Emma Burnell (a campaigns and public policy professional representing Labour’s Socialist Societies, no less) gets a dose of reality:
A few weeks ago, while canvassing in a marginal constituency, I knocked on the door of a man who had previously voted Labour but was now leaning towards Ukip. His opening salvo to me was: “What about homeless shelters?” Great, I thought, this is something I understand and really care about. Before I was able to respond he continued: “Put people who can’t afford their rent in shelters. Stop them scrounging housing benefit off the rest of us.”
If you’re currently reading this with tears of mirth running down your face, well, that’s pretty much how I typed it…
Exempting those who can’t work through sickness or disability, any Labour government worth its salt should ensure that there are as few people on benefits as possible. Benefits are the end product of systemic failure. An economy that has too many people needing support from the state is an economy that is failing.
Well, hurrah! She’s seen the light!
Failing to ensure employers pay wages people can live on or provide enough work to live a decent quality of life; failing to provide enough affordable housing where people live and work.
Ah. But of course, she’s lacking in any sensible policy option to tackle it, falling back on good old micromanagement.
The current system doesn’t work for those who use it. Those living on benefits feel vilified and victimised. Many do not have enough to live on – merely enough to continue to exist.
And a lot of them are the size of houses. Not thin, starving waifs.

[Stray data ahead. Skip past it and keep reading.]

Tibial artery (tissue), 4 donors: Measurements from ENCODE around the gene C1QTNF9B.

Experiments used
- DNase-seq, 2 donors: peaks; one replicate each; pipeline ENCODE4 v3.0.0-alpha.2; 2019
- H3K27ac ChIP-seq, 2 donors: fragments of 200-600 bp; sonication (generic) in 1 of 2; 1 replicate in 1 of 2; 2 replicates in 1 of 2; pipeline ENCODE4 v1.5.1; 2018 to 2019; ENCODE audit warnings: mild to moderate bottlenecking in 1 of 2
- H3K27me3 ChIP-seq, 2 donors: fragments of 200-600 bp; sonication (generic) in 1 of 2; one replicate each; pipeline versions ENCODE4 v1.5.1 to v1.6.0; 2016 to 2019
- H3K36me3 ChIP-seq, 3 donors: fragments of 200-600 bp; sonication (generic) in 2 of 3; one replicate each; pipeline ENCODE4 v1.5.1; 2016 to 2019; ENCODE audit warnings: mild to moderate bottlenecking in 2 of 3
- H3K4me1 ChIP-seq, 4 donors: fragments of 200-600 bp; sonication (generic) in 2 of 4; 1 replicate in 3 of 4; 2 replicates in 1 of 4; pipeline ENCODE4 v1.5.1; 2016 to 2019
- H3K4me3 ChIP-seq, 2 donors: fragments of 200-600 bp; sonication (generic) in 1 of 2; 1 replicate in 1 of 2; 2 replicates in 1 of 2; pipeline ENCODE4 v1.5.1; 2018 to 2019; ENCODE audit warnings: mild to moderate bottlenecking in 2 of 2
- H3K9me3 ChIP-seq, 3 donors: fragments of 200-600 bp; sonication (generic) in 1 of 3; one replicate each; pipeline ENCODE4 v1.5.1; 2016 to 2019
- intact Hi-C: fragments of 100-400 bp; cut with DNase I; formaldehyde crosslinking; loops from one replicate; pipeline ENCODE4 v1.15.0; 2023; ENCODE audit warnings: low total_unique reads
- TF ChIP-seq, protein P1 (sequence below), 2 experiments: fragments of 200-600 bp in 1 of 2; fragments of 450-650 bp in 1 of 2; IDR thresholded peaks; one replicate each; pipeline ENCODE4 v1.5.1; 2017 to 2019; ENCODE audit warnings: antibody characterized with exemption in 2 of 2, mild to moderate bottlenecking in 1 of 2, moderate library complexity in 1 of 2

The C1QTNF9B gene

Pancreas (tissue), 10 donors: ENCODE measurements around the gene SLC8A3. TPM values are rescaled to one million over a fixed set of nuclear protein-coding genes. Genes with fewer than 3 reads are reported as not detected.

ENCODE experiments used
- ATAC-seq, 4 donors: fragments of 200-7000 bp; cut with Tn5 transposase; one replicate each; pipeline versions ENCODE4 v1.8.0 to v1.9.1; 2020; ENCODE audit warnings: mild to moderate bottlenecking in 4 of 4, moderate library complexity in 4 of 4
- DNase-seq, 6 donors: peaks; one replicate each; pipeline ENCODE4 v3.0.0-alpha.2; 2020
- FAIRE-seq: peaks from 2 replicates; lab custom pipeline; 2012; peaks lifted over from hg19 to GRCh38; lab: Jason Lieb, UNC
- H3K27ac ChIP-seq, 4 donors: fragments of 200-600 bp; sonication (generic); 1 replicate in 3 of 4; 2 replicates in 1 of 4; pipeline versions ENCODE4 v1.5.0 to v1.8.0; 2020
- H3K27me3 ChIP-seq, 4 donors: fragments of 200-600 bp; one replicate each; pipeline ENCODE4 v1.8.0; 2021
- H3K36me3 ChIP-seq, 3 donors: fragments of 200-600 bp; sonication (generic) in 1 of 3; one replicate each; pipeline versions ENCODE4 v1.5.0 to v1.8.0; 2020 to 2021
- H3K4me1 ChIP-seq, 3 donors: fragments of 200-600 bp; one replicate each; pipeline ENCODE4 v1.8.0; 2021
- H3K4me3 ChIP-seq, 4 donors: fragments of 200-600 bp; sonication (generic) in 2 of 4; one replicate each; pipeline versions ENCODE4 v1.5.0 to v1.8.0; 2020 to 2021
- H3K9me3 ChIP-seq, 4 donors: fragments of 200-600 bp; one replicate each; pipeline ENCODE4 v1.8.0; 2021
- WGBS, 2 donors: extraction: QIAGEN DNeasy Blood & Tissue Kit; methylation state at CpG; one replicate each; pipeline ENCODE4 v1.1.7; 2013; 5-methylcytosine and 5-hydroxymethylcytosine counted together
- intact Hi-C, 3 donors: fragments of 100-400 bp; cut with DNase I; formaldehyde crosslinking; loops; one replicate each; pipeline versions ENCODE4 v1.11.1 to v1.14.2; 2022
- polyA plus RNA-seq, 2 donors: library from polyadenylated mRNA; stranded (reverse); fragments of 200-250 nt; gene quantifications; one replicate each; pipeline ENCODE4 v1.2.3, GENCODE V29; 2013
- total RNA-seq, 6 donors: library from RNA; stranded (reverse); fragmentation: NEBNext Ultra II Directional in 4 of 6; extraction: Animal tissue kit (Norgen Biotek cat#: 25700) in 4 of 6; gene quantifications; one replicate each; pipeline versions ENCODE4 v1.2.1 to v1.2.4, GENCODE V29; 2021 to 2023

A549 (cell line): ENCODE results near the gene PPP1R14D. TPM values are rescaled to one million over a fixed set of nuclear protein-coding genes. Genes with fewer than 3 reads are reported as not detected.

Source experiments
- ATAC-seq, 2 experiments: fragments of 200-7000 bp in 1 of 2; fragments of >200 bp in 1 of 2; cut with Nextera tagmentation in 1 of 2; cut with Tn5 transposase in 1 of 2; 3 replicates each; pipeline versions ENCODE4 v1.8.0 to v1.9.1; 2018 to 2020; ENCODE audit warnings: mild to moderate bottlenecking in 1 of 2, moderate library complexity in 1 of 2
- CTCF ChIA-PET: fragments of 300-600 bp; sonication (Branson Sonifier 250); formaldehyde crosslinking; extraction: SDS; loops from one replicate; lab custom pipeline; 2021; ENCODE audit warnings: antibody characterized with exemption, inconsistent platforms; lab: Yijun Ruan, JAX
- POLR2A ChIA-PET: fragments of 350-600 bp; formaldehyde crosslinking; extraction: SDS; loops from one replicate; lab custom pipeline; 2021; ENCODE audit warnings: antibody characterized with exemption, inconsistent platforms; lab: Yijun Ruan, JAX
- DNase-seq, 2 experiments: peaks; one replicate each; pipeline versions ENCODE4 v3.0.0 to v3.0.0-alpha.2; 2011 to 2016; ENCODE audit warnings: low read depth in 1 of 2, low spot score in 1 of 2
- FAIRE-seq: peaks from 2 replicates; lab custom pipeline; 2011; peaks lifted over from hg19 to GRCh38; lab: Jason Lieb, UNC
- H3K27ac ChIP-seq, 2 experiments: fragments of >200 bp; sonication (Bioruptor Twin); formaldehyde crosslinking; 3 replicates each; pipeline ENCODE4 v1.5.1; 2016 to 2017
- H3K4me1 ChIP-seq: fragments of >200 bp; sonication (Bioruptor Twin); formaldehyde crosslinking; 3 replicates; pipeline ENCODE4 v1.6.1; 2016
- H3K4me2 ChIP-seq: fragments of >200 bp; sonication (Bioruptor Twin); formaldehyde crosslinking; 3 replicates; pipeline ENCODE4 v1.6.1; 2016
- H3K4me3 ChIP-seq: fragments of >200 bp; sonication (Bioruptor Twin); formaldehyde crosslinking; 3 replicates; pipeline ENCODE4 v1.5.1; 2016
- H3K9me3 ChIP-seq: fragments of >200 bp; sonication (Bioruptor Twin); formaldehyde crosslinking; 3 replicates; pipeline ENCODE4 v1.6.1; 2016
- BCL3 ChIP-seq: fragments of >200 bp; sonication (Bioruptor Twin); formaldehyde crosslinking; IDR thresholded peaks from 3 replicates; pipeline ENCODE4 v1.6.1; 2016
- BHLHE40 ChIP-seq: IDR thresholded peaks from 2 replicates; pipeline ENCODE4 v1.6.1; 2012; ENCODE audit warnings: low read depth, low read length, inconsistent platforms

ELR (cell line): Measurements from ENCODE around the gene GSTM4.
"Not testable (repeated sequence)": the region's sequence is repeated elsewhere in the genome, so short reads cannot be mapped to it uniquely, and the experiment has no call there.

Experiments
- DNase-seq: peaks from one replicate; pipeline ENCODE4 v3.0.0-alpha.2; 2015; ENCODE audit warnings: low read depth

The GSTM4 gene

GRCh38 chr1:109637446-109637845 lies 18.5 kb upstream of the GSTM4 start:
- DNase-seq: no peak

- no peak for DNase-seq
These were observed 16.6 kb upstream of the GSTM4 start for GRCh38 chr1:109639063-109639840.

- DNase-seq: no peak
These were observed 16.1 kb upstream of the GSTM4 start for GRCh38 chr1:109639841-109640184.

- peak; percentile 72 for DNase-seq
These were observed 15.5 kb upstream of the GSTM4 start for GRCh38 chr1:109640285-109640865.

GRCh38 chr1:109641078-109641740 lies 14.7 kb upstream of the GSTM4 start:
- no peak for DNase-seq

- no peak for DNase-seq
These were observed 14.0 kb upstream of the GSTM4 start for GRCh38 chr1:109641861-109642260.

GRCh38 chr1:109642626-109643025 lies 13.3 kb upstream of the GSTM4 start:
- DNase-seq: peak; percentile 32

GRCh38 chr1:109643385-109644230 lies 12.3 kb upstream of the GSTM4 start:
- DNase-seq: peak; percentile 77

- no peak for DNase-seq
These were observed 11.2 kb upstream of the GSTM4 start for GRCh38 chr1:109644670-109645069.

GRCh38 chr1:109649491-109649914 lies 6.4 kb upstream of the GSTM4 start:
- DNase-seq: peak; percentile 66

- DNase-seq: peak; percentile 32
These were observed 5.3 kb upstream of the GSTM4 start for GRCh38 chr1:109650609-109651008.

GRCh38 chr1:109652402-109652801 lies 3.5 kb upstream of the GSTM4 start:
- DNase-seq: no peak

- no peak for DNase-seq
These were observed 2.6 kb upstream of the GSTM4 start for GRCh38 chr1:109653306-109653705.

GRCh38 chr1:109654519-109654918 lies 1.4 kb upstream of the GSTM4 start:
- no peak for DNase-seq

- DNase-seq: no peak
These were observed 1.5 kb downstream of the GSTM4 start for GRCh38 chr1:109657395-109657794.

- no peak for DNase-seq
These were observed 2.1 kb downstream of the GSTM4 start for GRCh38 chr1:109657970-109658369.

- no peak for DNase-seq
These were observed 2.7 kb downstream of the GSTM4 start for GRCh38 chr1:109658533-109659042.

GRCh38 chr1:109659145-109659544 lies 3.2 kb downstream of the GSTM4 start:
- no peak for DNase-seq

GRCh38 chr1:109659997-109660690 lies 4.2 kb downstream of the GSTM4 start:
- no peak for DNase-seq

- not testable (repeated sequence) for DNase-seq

… neither does it work for those who pay into the system – particularly those at the bottom of the income scale. People who are working at hard, unsatisfying, low-paid jobs deserve as much as anyone to feel their taxes are being well spent, and it is them as much as anyone with whom a new social contract will have to be made.
Maybe what they deserve is not so much a better way of people like you spending their money for them, but being able to keep more of their own money to spend on themselves?
Rachel Reeves was trying to reach people like the man I met on the doorstep. But to do so we can’t alienate those who need the support of an active state. The message that high benefit dependence is a failure of our broken system is the right one, but the ones on the rhetorical sharp end of that message ought to be those who created the system – not those who depend on it.
But ‘those who created the system’ are the political classes, who saw it as a way to cultivate a population who’d vote for more free money.
The political class that you aspire to, eh, Emma?